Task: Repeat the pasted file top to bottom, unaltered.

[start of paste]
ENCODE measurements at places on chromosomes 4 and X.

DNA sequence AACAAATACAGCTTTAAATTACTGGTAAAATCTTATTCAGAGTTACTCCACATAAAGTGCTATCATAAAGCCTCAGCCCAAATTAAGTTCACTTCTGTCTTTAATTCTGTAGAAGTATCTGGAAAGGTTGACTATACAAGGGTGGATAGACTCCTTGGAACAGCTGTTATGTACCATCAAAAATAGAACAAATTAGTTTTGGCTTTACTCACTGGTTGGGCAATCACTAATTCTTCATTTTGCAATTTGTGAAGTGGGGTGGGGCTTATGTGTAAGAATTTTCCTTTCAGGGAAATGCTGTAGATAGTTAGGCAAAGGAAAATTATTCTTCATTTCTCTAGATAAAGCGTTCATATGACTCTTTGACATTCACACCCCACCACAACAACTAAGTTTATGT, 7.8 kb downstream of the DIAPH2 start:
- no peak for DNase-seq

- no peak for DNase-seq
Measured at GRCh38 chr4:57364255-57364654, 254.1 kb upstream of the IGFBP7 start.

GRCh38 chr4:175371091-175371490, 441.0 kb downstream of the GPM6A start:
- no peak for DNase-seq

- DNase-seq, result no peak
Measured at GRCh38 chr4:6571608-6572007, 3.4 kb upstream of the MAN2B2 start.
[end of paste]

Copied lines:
ENCODE measurements at places on chromosomes 4 and X.

DNA sequence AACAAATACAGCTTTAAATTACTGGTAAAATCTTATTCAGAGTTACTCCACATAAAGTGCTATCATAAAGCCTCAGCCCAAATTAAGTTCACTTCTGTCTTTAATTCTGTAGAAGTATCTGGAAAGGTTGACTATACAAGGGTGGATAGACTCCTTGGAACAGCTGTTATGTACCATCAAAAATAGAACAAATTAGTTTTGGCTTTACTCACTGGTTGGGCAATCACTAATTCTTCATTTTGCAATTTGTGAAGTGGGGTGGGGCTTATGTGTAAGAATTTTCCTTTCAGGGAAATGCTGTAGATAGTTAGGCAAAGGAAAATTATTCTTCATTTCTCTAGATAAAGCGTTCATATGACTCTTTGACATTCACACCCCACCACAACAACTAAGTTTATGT, 7.8 kb downstream of the DIAPH2 start:
- no peak for DNase-seq

- no peak for DNase-seq
Measured at GRCh38 chr4:57364255-57364654, 254.1 kb upstream of the IGFBP7 start.

GRCh38 chr4:175371091-175371490, 441.0 kb downstream of the GPM6A start:
- no peak for DNase-seq

- DNase-seq, result no peak
Measured at GRCh38 chr4:6571608-6572007, 3.4 kb upstream of the MAN2B2 start.